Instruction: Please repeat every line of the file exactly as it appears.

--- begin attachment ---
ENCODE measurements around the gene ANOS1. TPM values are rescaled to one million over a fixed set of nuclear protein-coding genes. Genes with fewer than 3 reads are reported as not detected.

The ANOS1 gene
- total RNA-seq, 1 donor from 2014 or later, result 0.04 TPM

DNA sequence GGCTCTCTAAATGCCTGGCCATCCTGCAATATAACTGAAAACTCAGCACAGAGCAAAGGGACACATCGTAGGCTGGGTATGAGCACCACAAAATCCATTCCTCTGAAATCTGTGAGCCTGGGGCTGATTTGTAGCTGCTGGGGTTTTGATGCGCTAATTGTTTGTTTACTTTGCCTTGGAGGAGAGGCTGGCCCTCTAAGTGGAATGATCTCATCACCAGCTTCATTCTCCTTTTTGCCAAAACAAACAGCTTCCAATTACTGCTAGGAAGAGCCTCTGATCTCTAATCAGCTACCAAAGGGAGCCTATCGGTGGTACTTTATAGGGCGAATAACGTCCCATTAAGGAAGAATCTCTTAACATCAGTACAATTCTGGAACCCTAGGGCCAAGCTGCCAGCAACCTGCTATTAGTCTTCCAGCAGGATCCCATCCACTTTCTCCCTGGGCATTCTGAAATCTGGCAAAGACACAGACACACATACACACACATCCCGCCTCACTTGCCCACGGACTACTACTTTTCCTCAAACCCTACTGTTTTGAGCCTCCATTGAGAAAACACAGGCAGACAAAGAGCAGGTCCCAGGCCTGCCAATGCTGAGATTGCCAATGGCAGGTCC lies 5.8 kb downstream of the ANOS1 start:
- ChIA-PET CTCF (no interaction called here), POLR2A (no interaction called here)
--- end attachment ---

ENCODE measurements around the gene ANOS1. TPM values are rescaled to one million over a fixed set of nuclear protein-coding genes. Genes with fewer than 3 reads are reported as not detected.

The ANOS1 gene
- total RNA-seq, 1 donor from 2014 or later, result 0.04 TPM

DNA sequence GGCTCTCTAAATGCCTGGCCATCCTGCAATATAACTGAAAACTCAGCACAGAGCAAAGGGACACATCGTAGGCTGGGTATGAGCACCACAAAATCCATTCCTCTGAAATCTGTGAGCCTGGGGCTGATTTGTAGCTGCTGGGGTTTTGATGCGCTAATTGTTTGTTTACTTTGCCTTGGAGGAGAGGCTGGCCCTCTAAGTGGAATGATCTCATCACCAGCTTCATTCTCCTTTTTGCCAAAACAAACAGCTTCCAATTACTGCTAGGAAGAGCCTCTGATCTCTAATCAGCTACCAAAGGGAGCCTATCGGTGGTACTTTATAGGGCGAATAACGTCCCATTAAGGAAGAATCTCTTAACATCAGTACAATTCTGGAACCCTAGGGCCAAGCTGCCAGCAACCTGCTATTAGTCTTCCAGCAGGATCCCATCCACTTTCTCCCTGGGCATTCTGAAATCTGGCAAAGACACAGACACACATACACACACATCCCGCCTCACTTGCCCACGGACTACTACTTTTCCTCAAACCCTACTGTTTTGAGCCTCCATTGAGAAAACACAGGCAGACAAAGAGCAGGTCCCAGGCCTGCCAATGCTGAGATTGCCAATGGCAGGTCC lies 5.8 kb downstream of the ANOS1 start:
- ChIA-PET CTCF (no interaction called here), POLR2A (no interaction called here)